The Committee began the meeting by adopting the Committee Report on the Adoption of the Private Security Industry Regulation Amendment (PSIRA) Bill with one amendment.
The Committee was then briefed by the Minister of Police, Mr Nathi Mthethwa, on the nomination of Mr Robert McBride to head the Independent Police Investigative Directorate (IPID), for the consideration of Parliament.
Three rounds of questions and discussion then ensued in which the opposition questioned the lack of integrity of the nominee, the lack of public trust in the proposed nominee as head of the police watchdog and concerns about a possible conflict of interest, given that the nominee used to be a policeman himself. Other questions were raised around the legal qualifications of the nominee, cadre deployment and details around others who were considered for the post. The opposition also asked if the controversial nature of the candidate was taken into account, whether this would influence the nominee commanding respect and whether the Committee should have seen the CVs of the short-listed candidates.
The ANC countered these opposition questions and concerns by saying that many of the statements made were racial in nature, were based on perceptions instead of facts and did not take into consideration the good side of the nominee who was an independent thinker and had performed above average and so deserved to be given a fair chance.
After Members of the opposition requested to see proof of the candidate’s postgraduate certificate, the motion on the floor was put to vote. With three votes in objection and seven votes in favour of the motion, the motion was passed that the Committee propose the appointment of Mr Robert McBride to Parliament as the Head of the Independent Police Investigative Directorate (IPID).
Private Security Industry Regulation Amendment (PSIRA) Bill: Adoption of Committee Report
The Chairperson read out the report of the Committee on the Private Security Industry Regulation Amendment (PSIRA) Bill. She asked that Members pay close attention as this was the report that would appear on the ATC.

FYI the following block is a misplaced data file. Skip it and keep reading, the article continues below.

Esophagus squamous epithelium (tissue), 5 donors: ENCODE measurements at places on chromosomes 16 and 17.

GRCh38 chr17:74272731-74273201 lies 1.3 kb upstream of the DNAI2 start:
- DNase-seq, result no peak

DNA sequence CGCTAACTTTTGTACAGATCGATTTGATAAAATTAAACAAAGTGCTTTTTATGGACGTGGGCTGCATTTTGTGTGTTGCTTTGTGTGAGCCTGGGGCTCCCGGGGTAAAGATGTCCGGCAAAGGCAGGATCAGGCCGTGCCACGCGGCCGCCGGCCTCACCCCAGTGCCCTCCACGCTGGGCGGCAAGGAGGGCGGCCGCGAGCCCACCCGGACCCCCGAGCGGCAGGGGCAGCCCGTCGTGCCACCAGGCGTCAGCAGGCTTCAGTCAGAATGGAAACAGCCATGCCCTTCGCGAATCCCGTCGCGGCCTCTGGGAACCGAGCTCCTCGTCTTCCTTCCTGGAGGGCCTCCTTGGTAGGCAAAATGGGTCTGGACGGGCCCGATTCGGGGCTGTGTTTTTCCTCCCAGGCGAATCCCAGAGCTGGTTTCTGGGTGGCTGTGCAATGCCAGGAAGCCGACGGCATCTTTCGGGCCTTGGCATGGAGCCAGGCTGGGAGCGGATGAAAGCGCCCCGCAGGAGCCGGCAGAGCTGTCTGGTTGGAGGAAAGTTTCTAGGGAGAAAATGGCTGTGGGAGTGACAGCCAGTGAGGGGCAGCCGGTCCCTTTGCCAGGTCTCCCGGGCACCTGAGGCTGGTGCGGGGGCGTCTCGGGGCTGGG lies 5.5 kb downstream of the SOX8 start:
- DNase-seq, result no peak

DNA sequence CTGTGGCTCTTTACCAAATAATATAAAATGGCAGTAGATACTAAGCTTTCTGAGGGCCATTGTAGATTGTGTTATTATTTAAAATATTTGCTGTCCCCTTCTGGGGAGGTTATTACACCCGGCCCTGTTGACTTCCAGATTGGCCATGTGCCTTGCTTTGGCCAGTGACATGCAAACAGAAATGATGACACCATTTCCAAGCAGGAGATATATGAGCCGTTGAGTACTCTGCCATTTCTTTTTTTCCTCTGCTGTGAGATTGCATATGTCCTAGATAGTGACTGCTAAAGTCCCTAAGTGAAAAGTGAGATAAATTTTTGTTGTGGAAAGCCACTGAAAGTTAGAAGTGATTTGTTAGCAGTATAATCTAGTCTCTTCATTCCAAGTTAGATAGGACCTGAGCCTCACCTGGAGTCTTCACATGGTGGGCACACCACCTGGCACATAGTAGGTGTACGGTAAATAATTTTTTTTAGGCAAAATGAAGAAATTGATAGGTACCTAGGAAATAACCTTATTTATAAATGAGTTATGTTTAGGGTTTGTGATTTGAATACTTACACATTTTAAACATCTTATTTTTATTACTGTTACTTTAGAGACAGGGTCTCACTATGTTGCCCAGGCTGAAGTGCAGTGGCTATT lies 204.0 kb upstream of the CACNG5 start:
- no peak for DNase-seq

Ms D Kohler-Barnard (DA) noted a correction to the Committee Report which said that all parties present supported the Bill except the DA and FF+. She found this misleading; it was in fact only the ANC who supported the Bill. She wanted that section to be reworded.
The Chairperson responded that this was what was recorded in the minutes of the meeting, as only those parties had voted. The report was compiled with the assistance of the table staff of Parliament to ensure it was correct.
Ms Kohler-Barnard said it was not correct because of the implications of the phrasing.
The Chairperson suggested that the wording be amended to: “the Bill was supported by the majority in the Committee, the ANC, and opposed by the DA and the FF+”.
With that amendment, the report was adopted, moved by Ms M Molebatsi (ANC) and seconded by Ms D Sibiya (ANC).
Nomination of the Executive Director of Independent Police Investigative Directorate (IPID): Briefing by Minister of Police
The Chairperson welcomed Minister of Police, Mr Nathi Mthethwa, who was present to announce his nomination of the candidate for the head of the Independent Police Investigative Directorate (IPID). She appreciated the public interest in the process, noting she had received one unsolicited public submission on Monday and another one last night, but she did not know who it was from as it was not signed. The first submission, while it was appreciated, dealt more with legislative issues. The Committee would try to look at those issues if it could find the time, which was unlikely, but in any event this would be referred, by way of the legacy report, to the next Committee in the Fifth Parliament, for it to look at. She explained the process did not allow for public participation.